Mexico City hosts the fifth round of the 2015-16 FIA Formula E Championship this Saturday, the first of two new cities (and three new venues) to be visited during the season.
|2015-16 FIA Formula E Championship – Mexico City ePrix|
|Date||12 March 2016||Lap Length||2.092km|
|Free Practice Session 1||Sat 08:15-09:00||Free Practice Session 2||Sat 10:30-11:00|
|Qualifying Group 1||Sat 12:00-12:06||Qualifying Group 2||Sat 12:10-12:16|
|Qualifying Group 3||Sat 12:20-12:26||Qualifying Group 4||Sat 12:30-12:36|
|Super Pole||Sat 12:45-13:00||Race (43 laps)||Sat 16:00-16:50|
Session times quoted in Central Standard Time (GMT -06:00)
The Mexico City ePrix replaces Miami on this season’s calendar, and like the following event at Long Beach, Formula E will use a modified version of a circuit with a rich international motorsport history – in this case the Autódromo Hermanos Rodríguez. Unlike the street circuits of Long Beach and Monaco in season one, however, the Mexico City event will be run on a modified permanent circuit – in fact it is the first championship race in Formula E history to not be held on a temporary course.
The 2.092-kilometre circuit is based around the circuit’s oval course (as used by the NASCAR Mexico Series), and also utilises a modified version of the stadium section as seen during last year’s Mexican Formula 1 Grand Prix. Running clockwise, Turns 1 and 2 are a left/right chicane leading into Turn 3, the sweeping first turn of the oval. Turns 4, 5 and 6 is a right/left/right chicane at the exit of the sweeper and is likely to form a key passing location for drivers who have made a good exit from the first chicane. The course continues along the back straight of the oval, before turning, as per the Grand Prix circuit, into the stadium section. Turns 8-12 form the technical stadium section of the circuit before the cars exist through the same gap in the grandstands as they entered and the 90⁰ Turn 13 leads into the first half of the famed Peraltada sweeper, Turn 14. A tight right/left/right chicane forms Turns 15-17 and splits the Peraltada in half, before the remainder of the sweeper leads back on to the front straight. The pit lane entry for Formula E is the same as used for the Formula 1 race.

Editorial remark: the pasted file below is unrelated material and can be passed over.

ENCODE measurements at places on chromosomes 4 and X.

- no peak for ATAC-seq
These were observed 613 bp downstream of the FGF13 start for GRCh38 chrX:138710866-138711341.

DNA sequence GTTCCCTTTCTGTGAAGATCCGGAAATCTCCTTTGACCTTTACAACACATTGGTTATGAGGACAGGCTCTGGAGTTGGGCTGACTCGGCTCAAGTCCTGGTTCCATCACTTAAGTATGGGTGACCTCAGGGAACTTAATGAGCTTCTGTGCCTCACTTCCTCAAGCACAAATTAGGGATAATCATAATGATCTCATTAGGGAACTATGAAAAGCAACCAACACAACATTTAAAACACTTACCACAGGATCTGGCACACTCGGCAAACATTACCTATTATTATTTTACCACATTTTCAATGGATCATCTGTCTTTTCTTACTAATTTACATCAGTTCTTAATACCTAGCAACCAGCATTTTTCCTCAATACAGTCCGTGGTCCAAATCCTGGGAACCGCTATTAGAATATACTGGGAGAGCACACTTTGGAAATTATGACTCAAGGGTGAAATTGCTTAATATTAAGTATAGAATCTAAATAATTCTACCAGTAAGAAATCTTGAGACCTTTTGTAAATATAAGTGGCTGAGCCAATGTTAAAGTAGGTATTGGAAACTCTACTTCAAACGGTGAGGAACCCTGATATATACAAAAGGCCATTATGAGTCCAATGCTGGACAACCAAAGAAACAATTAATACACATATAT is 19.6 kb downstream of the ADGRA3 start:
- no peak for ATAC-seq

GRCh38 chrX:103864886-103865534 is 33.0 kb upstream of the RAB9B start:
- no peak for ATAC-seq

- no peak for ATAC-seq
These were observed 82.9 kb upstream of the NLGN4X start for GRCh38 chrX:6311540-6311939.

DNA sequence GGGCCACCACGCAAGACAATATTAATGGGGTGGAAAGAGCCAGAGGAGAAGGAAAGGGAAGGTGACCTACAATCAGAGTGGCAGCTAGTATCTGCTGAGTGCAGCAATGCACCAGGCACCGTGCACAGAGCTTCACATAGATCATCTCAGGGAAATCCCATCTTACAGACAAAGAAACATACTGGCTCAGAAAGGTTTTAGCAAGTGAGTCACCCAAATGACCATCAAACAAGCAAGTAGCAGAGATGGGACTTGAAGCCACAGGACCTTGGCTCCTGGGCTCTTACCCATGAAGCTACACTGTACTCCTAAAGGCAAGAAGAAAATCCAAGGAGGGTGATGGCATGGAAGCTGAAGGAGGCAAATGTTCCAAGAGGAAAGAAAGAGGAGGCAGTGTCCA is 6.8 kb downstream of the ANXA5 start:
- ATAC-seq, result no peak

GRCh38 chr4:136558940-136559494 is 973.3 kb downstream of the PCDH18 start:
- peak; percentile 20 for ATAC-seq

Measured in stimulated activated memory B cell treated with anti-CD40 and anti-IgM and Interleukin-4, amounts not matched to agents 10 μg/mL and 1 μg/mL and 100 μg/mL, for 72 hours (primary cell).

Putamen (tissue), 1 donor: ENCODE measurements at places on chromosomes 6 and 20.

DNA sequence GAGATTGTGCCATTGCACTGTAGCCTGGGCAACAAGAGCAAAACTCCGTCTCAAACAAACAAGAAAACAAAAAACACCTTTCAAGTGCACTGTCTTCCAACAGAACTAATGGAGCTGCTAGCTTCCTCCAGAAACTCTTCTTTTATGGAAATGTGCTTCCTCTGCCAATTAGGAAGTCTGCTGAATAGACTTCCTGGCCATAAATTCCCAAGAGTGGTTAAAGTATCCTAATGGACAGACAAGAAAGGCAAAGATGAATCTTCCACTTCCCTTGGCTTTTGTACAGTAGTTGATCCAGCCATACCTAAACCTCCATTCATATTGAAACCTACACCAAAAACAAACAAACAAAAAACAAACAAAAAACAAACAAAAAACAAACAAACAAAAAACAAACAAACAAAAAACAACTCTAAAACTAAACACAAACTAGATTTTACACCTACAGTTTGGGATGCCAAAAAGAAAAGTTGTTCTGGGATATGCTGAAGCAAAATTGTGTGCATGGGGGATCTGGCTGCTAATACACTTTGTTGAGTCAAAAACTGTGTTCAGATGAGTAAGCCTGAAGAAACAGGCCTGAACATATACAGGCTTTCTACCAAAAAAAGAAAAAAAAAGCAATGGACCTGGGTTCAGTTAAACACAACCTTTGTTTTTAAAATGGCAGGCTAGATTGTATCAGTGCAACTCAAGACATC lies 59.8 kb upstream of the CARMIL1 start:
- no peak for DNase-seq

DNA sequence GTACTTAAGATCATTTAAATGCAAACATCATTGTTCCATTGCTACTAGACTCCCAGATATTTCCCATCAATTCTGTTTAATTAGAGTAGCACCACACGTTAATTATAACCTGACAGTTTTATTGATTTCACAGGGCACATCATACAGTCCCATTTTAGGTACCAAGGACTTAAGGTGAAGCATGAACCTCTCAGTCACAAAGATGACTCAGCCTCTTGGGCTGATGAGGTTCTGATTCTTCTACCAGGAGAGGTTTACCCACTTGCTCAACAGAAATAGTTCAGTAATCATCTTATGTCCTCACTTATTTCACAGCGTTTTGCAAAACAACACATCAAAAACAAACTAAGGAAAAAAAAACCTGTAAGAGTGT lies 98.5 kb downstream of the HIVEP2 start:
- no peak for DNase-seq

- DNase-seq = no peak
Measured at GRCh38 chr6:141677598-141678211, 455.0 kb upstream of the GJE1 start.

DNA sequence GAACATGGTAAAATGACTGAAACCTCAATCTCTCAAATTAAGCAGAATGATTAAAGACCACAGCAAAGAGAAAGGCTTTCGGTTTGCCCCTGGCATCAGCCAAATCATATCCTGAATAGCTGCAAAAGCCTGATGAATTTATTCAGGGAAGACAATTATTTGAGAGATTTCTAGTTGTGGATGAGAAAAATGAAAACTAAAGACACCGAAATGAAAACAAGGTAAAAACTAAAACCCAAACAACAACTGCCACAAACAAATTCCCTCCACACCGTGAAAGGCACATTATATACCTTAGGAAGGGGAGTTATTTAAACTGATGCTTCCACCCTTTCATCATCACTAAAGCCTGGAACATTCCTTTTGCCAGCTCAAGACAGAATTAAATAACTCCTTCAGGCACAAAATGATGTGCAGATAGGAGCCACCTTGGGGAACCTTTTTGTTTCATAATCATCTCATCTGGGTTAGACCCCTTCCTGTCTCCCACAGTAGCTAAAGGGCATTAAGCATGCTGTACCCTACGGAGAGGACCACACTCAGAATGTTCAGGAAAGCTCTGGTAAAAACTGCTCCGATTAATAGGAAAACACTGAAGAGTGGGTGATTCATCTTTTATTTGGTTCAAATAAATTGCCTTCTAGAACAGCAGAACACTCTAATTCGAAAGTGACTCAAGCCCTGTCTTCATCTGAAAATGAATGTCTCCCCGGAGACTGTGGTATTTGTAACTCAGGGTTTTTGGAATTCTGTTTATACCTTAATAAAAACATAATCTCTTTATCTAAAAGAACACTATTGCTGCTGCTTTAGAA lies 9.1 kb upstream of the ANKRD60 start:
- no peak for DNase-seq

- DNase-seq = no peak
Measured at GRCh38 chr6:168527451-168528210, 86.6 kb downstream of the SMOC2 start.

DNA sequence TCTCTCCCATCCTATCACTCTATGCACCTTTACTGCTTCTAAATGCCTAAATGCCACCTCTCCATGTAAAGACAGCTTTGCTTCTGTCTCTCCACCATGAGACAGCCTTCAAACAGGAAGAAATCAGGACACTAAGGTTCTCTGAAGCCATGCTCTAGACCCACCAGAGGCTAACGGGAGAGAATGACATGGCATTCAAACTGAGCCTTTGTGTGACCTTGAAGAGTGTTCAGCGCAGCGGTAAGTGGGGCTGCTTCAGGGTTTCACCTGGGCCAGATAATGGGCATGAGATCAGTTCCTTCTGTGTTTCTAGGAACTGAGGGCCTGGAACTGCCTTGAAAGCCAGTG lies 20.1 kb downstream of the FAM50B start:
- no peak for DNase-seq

Being a permanent facility, the Autódromo Hermanos Rodríguez will provide different challenges for the Formula E field. By Formula 1 standards the circuit is considered quite bumpy, but compared to the street circuits Formula E generally encounters it is actually quite a smooth surface, and in turn this will dictate the suspension set up – being able to run a lower ride height can improve the aerodynamic efficiency of the car, and increase the downforce produced. Additionally, the elevation of Mexico City – some 2,200 metres above sea-level – and the thin air that comes with it will play a part. Unlike their combustion-engined counterparts, the altitude will have no effect on the Formula E powertrain performance, but the aerodynamic considerations that come with racing in thin air remain: teams will need to decide between running an increased wing angle to get more downforce without sacrificing the normal straight line speed of a Formula E car, or leave the wing angle unchanged and sacrifice the downforce gain for an increase in peak speed.